A mercy firing might spare Frank the embarrassment of having his name forever associated with a winless start that has more to do with ownership's cost-cutting than Frank's coaching ability. But there's little hope it would change the Nets' fortunes. Shooting guard Courtney Lee played only three minutes off the bench Friday night after returning from a groin injury two games earlier. Although Devin Harris returned to the starting lineup against the Kings, the Nets are still without reserves Yi Jianlian, Jarvis Hayes, Keyon Dooling, Eduardo Najera, and Tony Battie. Thorn has been thus far steadfast in his plan to hold off on deciding Frank's future until the team has a reasonable complement of players available. One of the sources stipulated that there is no change in Frank's status "right now" -- further evidence of how fluid the situation is.

Frank is a lame duck in the final year of his contract, but with lead assistant Brian Hill having left to join the Pistons' bench, Thorn's options are limited to assistant coach Tom Barrise and assistant GM Kiki Vandeweghe. Complicating matters is the pending sale of the team to Russian billionaire Mikhail Prokhorov and the fact that Thorn and Vandeweghe also are in the final year of their contracts. Given the Nets' lame-duck status in New Jersey and the scant hopes for a meaningful turnaround, league sources believe it's not out of the question for lame-duck owner Bruce Ratner to mimic the Hornets' decision to install GM Jeff Bower as Byron Scott's replacement on the bench. It is believed that Vandeweghe, who traveled with the team on the current West Coast trip, would accept such a reassignment on an interim basis.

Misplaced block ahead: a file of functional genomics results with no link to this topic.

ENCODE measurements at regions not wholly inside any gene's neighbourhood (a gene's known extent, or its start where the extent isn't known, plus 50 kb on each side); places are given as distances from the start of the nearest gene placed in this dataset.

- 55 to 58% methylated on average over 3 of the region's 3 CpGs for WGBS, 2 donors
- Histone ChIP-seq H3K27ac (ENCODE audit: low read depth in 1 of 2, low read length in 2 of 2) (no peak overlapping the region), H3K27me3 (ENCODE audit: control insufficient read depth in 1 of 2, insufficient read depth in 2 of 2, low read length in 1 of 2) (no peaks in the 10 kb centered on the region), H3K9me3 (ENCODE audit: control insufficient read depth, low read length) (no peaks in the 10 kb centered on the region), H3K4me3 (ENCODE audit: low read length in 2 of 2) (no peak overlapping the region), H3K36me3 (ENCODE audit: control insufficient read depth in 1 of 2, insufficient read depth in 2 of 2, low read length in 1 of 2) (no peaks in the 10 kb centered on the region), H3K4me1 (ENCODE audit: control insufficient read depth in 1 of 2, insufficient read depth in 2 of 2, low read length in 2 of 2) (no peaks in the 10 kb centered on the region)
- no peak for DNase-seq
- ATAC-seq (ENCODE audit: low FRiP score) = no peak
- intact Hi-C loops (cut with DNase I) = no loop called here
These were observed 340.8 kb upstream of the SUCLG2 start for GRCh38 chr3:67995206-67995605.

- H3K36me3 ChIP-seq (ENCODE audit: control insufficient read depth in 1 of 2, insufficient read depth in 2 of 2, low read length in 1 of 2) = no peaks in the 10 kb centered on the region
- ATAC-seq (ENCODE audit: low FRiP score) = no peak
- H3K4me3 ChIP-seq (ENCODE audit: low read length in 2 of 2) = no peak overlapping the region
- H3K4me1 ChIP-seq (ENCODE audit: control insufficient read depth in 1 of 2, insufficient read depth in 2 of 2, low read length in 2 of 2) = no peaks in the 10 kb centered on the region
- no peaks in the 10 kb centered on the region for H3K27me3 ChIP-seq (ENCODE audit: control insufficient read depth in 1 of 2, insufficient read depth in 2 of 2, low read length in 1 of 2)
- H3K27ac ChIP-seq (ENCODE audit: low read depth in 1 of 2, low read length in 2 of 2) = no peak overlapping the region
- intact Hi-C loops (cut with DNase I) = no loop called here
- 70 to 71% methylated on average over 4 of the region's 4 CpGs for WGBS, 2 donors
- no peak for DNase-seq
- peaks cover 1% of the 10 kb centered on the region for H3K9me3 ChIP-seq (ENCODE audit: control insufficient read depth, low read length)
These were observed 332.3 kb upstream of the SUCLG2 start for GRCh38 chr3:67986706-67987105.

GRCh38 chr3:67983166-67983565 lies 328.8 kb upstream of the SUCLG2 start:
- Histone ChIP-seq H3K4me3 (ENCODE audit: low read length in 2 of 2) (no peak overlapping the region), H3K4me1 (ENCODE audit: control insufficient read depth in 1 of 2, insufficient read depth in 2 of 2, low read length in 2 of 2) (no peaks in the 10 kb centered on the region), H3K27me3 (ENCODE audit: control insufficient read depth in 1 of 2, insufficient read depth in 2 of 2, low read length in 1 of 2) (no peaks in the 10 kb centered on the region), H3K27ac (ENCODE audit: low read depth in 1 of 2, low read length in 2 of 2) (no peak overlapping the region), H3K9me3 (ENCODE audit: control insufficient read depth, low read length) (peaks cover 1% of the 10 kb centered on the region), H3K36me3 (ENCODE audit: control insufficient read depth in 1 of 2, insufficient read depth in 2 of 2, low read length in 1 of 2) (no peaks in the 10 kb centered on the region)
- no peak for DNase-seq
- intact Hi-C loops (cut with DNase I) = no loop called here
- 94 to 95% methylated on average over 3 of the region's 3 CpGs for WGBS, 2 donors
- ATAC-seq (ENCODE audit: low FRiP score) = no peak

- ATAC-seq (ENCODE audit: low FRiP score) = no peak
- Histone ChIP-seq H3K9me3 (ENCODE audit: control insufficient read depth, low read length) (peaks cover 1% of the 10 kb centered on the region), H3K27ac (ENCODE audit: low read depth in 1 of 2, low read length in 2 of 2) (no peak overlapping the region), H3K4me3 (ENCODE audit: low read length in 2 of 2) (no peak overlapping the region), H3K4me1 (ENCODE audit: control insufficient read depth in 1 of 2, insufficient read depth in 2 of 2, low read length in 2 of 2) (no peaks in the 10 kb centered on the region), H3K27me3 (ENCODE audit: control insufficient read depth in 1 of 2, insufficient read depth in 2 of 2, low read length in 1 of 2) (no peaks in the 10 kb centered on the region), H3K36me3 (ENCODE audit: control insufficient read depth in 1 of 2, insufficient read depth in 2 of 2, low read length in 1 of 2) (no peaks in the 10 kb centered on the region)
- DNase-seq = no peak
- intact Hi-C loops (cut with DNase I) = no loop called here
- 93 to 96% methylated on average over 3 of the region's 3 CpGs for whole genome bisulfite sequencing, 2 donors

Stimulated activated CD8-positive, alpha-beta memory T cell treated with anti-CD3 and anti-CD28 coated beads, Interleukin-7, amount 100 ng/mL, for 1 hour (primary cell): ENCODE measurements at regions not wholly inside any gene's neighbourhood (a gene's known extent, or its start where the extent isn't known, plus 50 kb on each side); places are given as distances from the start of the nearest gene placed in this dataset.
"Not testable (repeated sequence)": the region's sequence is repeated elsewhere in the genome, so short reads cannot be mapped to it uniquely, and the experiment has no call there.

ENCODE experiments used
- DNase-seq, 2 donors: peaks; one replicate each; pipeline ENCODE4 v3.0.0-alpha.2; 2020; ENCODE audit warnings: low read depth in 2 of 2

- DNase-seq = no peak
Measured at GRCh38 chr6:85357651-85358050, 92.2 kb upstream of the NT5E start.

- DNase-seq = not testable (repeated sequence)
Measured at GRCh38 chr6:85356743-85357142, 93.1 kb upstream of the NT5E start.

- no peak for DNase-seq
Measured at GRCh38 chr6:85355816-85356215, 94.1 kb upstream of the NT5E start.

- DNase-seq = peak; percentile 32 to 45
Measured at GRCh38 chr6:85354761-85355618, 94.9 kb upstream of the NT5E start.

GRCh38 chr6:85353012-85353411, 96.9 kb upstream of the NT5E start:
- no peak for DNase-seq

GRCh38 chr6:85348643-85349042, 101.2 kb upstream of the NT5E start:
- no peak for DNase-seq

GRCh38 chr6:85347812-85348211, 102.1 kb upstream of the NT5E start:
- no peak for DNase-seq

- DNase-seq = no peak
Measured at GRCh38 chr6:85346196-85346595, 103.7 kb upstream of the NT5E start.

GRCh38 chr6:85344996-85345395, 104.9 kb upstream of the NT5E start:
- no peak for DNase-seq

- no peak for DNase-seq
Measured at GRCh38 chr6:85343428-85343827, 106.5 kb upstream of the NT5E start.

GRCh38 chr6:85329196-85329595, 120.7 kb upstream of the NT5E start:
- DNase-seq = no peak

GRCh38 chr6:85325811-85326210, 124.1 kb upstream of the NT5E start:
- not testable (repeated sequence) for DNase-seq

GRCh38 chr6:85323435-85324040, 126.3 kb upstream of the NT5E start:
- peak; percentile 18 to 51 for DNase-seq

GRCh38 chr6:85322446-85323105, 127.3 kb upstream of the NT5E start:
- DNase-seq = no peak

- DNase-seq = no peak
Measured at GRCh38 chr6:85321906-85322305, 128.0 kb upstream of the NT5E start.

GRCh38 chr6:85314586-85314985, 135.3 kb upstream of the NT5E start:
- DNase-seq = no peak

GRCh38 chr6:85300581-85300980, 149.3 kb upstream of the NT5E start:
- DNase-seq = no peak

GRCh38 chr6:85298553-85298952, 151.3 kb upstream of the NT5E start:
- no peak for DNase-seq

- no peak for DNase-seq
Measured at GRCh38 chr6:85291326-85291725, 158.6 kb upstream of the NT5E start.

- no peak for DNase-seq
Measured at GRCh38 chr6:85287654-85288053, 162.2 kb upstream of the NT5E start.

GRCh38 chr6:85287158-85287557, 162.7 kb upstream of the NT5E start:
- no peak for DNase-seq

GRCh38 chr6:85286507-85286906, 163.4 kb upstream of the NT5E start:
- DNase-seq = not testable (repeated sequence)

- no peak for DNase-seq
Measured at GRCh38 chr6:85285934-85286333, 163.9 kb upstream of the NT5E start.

Barring something even more unforeseen than an arena materializing in Brooklyn by the All-Star break, none of the above has more than a puncher's chance to knock the Nets off their collision course with history.


Posted on: November 24, 2009 10:11 am
Edited on: November 24, 2009 10:35 am
 

Nets' Brooklyn arena clears key hurdle (UPDATE)

The Nets' proposed Brooklyn arena, facing a series of deadlines that could have imperiled the project and the team's sale to a Russian billionaire, has cleared a significant legal hurdle. The New York State Court of Appeals rejected a key challenge Tuesday, clearing the way for the state to seize land and issue tax-free bonds for constructions costs.

Here are the breaking stories from the New York Times and Bloomberg News.

More details to follow.

UPDATE: The court rejected a challenge seeking to prevent the state from using eminent domain to seize land for the $4.9 billion, 22-acre project, which also includes commercial and residential real estate development. Other lawsuits by opponents of the project are pending, but this hurdle was key because it clears the way for the state to meet a Dec. 31 IRS deadline to begin selling about $700 million in construction bonds with tax-free status. Without the bond issue, the project would face further delays that would jeopardize plans by Russian billionaire Mikhail Prohorov to buy a majority stake in the team and its new arena.